Rental properties come in all shapes and sizes, from vacation spaces to condominiums, apartments, and even single-family residential housing. No matter where you live, rental properties offer the potential for steady income and opportunities for financial growth.

But the nature of operating a rental property business requires certain risks and opens you up to legal and financial liability. The good news is that forming a limited liability company (LLC) is an easy way to help protect you from potential liability issues and ensure that your rental property venture starts off on the right foot.

Let’s take a closer look at why forming a real estate LLC for a rental property is a good idea, how to form one, and how our LLC Formation Service makes the process quick and easy. 

Benefits of having an LLC for your Rental Property

Personal Liability Protection

No business comes without risks, and that is especially true for anyone with a rental property business. Appliances break down, pipes leak, and accidents and injuries can happen no matter what kind of property you are renting out.

If something goes wrong and you find yourself facing possible liability issues, making sure that the business is its own legal entity is key. Registering the business as an LLC helps protect your personal assets, both legally and financially.

Pass-Through Taxation

One of the major distinguishing features between corporations and other entity types is double taxation. A company’s income is taxed once at the corporate level, and then when shareholder distributions are made or employees are paid, the same funds are taxed again at the personal level. 

An S Corp election allows you to avoid double taxation. Instead of being at both levels, income is “pass-through” to shareholders, who then pay taxes only once at their personal income tax rate. This allows small businesses to keep the legal protections and financing options that your standard corporation has while only paying taxes once.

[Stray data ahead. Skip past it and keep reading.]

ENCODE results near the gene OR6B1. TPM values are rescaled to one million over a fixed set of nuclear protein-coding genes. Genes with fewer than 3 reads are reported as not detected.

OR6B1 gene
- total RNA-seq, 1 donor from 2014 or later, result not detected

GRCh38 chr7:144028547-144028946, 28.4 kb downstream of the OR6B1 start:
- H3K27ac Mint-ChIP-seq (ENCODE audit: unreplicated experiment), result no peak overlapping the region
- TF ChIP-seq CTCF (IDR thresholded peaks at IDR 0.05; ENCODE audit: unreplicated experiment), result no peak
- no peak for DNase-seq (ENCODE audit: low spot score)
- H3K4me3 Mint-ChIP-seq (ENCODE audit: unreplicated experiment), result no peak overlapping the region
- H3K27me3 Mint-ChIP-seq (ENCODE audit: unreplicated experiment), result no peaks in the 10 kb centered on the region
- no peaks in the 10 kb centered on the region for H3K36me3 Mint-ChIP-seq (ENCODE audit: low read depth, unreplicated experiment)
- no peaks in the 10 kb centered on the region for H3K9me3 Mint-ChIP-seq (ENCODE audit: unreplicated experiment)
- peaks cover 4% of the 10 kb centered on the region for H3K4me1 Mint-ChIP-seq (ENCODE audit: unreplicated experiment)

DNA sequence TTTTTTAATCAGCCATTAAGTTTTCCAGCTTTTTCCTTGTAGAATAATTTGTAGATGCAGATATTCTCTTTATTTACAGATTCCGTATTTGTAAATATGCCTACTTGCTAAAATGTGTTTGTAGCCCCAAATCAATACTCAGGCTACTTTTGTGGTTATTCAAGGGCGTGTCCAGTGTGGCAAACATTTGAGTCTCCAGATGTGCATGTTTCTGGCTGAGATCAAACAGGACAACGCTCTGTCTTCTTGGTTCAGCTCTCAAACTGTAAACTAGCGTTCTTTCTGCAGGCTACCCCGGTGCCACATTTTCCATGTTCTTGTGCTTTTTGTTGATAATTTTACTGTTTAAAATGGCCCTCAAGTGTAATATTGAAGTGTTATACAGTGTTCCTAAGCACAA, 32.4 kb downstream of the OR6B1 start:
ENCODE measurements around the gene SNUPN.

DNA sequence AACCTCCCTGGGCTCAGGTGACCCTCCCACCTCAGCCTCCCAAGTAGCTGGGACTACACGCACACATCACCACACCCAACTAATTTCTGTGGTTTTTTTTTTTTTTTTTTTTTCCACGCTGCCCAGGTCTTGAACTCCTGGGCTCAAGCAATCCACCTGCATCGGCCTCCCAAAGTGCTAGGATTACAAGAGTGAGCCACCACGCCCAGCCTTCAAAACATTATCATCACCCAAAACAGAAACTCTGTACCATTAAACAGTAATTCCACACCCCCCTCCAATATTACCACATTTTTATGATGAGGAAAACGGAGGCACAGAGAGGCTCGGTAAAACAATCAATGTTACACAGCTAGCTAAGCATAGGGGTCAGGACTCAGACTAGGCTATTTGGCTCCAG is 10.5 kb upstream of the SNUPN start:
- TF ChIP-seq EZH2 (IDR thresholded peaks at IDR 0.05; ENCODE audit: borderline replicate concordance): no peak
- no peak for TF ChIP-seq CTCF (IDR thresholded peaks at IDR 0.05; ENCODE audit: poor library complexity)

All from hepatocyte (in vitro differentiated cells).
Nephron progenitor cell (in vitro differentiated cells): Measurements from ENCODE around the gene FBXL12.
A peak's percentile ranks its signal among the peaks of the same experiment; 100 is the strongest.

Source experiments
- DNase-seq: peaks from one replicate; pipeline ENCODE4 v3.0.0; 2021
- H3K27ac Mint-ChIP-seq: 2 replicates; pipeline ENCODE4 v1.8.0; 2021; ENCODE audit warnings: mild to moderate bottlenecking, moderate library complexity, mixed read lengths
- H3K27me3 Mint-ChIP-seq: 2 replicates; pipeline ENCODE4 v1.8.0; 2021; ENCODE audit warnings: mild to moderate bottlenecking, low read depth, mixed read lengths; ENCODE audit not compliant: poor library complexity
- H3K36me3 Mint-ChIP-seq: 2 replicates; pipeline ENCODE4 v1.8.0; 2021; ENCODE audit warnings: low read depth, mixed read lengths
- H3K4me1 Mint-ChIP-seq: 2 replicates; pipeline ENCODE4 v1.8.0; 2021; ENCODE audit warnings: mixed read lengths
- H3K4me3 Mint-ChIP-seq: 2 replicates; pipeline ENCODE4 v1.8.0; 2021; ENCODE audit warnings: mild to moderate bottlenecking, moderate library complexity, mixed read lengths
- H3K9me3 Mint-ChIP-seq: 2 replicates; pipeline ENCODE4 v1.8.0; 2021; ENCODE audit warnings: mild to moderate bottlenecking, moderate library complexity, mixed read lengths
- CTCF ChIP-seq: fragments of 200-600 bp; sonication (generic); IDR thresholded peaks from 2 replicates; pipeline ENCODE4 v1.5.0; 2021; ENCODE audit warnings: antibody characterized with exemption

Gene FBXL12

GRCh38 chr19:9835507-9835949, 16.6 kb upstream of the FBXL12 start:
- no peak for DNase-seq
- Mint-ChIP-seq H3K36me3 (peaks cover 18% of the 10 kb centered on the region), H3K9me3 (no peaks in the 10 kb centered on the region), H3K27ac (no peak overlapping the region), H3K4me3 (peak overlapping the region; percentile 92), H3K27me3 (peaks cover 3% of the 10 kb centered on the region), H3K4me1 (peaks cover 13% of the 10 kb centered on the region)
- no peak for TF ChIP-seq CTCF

But what about LLCs? They already have pass-through taxation as a major feature. For some LLCs, an S Corp election can actually provide tax benefits, particularly if the LLC operates an active high-volume business and the members have to shoulder higher payroll taxes. 

Separation of Business and Personal Property

Under state and federal law, properly established business entities are distinct from their owners, members, directors, officers, and employees. This means that the entity can own property, open bank accounts, and generally keep any personal assets separate from the business’s. This separation can help the LLC’s activities from affecting your personal assets in a negative way. 

Steps for Forming a Rental Property LLC

If you’ve decided on an LLC as your business structure, you need to know that LLCs are formed at the state level. Because of this, the formation process can vary depending on the jurisdiction. We can help create your LLC for you in minutes. Just use our LLC Formation Service.

To create one yourself, here are the steps that most looking to form an LLC will follow:

Step 1: File Your Articles of Organization

To start an LLC, you must file its official formation document with the state. In many states, this filing is known as Articles of Organization, but also might also be referred to as Articles of Formation, a Certificate of Formation, or a Certificate of Organization. 

Most states allow (and prefer) that this be done through their online filing platforms. We can take care of this for you with our LLC Formation Service.

Step 2: Transfer Property Title to the LLC

To receive the liability benefits of an LLC, you need to make sure that the LLC officially owns the rental property. You can either buy property in the LLC’s name, or transfer ownership of property you already own to the LLC. To do this, you must record the change in ownership via written deed, and then record the new deed by filing it with the county, city, parish, or township clerk’s office. Where you need to record the deed and the requirements for doing so depends on what state you are in, so check out our individual state pages on LLC rental formation for more specific information.